Seventy two employees of Paris's main airport have lost their security clearance after an anti-terrorism investigation that they posed a security risk.
Trade unions at Charles de Gaulle airport are threatening to go on strike over the issue, which they say amounts to religious discrimination. They claim the workers were targeted because they are Muslims.
The employees - mainly aircraft cleaners or baggage handlers - are suspected by France's anti-terrorism co-ordination unit, Uclat, of having links with radical Islam, or of attending terrorist training camps in Pakistan and Afghanistan.
According to Uclat, one was a friend of Richard Reid, the British "shoe bomber" who tried to blow up a flight from Paris to Miami in December 2001 and is serving a life sentence in the United States.
Jacques Lebrot, the deputy prefect of the Seine-Saint Denis département in which the airport is located, said all but two of the workers who lost their accreditation were Muslims. Charles de Gaulle airport draws many of its employees from the surrounding, troubled northern suburbs of Paris, where much of the population is of north African origin.
Declining to give details of the suspicions against the employees, M. Lebrot rejected the claims of discrimination. "Mr or Mrs X who goes to pray in a mosque and travels to Mecca for the pilgrimage is not a problem for us. But we will ask questions if we find someone who has spent his holidays several times in Pakistan," he said.'
Unions at the airport are meeting on Tuesday to consider strike action. On the following Friday, a court in Cergy-Pontoise will hear the case for unfair dismissal brought by six men who were sacked.
The plaintiffs are supported by the CFDT union and have worked at the airport for up to nine years. Five are baggage handlers of north African descent while the sixth, a security guard, is a Frenchman who converted to Islam after marrying a Moroccan.
The men's lawyer, Eric Moutet, said that when they were questioned by Uclat agents last month there appeared to be no objective evidence against them. "They were asked how often they go to mosque, whether they had been to Mecca and whether they know any imams. The only common denominator is that they are Muslims," he said.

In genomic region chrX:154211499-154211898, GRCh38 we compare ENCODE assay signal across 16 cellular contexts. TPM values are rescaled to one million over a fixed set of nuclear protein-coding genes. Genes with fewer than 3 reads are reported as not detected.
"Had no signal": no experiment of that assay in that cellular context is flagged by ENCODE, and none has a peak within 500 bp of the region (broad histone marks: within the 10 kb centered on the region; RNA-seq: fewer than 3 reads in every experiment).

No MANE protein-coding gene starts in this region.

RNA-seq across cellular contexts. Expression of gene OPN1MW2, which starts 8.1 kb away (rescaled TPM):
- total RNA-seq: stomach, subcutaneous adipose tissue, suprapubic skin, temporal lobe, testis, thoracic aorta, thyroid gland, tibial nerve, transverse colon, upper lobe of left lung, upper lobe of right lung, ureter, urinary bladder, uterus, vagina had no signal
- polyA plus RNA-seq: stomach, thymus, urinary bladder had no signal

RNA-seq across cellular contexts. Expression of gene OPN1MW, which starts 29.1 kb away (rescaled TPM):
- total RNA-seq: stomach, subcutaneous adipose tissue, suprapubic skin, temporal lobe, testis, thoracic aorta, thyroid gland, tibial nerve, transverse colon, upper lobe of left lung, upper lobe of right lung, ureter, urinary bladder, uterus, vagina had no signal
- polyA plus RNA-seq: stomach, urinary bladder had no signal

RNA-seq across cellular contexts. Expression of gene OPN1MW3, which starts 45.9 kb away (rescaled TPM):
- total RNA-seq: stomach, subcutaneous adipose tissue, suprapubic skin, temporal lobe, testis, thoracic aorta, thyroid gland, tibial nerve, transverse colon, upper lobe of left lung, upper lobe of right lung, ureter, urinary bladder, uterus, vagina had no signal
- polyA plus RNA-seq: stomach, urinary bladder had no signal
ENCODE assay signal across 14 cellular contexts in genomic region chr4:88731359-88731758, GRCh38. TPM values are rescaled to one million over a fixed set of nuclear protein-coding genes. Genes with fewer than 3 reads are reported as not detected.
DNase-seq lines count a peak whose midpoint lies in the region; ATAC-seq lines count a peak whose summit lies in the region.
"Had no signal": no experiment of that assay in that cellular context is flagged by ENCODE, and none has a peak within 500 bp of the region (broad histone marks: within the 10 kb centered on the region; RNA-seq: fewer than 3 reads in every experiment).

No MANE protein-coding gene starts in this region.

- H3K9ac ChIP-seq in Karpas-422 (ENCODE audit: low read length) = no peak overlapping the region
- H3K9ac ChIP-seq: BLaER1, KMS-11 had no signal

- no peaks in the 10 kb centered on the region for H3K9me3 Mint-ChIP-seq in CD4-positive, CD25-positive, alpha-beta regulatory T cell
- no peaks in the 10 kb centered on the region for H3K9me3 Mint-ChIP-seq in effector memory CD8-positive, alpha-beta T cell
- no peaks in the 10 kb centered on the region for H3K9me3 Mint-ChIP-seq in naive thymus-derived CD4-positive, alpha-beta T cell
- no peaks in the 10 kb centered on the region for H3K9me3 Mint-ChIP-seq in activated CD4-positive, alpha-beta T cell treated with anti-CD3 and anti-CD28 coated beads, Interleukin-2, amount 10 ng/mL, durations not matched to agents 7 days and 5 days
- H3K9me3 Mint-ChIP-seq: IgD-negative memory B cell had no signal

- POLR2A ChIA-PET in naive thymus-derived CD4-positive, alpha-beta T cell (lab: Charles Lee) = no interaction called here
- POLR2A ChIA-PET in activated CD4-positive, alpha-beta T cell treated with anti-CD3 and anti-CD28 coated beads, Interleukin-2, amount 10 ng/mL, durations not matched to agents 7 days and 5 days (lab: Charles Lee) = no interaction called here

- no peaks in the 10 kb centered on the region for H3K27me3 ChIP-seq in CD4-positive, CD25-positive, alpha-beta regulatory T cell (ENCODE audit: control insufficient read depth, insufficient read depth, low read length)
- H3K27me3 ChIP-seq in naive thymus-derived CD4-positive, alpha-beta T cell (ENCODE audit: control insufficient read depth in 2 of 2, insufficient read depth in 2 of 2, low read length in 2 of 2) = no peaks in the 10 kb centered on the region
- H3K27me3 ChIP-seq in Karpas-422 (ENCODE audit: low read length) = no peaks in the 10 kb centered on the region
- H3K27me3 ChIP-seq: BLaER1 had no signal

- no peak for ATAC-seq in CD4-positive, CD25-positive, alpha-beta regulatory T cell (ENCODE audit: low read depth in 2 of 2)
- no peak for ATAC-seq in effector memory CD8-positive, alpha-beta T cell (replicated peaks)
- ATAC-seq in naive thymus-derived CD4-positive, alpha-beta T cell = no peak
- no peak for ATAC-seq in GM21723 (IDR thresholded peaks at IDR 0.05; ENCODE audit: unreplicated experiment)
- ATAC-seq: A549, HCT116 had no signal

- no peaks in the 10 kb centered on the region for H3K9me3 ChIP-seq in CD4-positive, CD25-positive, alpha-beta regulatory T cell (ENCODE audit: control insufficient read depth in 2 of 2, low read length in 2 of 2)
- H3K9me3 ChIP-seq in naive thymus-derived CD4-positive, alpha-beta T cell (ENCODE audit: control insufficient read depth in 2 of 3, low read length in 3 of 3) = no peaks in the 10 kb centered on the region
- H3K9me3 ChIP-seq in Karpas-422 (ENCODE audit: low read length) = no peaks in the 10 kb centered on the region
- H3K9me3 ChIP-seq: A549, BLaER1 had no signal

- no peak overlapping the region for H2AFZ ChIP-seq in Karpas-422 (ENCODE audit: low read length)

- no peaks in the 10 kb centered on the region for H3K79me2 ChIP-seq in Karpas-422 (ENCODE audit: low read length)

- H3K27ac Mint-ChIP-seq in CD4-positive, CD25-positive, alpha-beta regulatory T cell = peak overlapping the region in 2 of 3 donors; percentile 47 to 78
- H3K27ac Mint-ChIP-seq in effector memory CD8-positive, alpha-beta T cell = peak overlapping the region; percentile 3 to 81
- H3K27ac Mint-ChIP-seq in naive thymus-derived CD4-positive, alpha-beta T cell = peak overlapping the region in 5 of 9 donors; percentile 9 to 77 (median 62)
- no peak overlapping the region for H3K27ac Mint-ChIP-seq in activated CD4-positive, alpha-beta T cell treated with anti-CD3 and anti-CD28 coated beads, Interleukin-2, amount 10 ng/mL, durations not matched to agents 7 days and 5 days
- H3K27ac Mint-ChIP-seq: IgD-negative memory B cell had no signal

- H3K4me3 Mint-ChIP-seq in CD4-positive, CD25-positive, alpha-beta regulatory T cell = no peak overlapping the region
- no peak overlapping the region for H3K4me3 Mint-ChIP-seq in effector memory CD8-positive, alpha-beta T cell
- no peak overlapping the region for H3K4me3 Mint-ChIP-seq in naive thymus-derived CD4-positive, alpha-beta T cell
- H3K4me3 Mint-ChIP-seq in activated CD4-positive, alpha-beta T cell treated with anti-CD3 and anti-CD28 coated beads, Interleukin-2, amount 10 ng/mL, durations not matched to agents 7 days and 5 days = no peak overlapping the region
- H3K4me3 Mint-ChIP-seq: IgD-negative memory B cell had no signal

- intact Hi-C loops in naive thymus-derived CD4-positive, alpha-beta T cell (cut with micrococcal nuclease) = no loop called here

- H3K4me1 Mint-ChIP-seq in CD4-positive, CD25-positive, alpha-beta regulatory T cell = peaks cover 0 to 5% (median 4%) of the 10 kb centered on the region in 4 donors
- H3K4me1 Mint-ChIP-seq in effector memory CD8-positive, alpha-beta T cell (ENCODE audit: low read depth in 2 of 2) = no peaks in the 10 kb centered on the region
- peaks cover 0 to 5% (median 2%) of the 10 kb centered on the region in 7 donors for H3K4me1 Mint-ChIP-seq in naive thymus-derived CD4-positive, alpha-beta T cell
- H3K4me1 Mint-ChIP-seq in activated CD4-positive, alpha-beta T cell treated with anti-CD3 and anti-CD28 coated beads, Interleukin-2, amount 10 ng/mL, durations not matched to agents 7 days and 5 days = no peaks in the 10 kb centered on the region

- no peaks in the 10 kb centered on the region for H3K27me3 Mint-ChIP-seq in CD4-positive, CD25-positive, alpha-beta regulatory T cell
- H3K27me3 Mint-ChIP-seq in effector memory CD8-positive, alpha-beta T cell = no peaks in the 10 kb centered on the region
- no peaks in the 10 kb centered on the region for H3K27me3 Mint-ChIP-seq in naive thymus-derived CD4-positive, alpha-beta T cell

The spotlight fell on Charles de Gaulle, which is also known by its place name, Roissy, after the nationalist politician, Philippe de Villiers, published a book in April. In Les Mosquées de Roissy", Mr De Villiers claimed that staff quarters were festooned with secret prayer rooms and that the airport was prey to Islamist infiltration. Two months later, the Interior Minister Nicolas Sarkozy ordered the closure of unofficial prayer areas in the airport.
Mohamed Seddiki, 35, a baggage handler, will be among the plaintiffs in next week's case. French-born and of Tunisian parents, he was told last month that his security badge was being cancelled because his profile "represented a significant danger".
Mr Seddiki said: "I have worked for six years at Roissy without any problems. In June they closed our prayer room and now I am told I am a danger. All this is paranoia caused by De Villiers's book. Apart from being called Mohamed, I can't see what they have against me."
Mr Lebrot insisted that the investigations had been thorough. He said his office at the airport had authorised 57,532 security passes since the beginning of the year. "People accuse us of targeting Muslims but they do not talk about the tens of thousands (of Muslim employees) who did not receive a letter from us," he said.Reuse content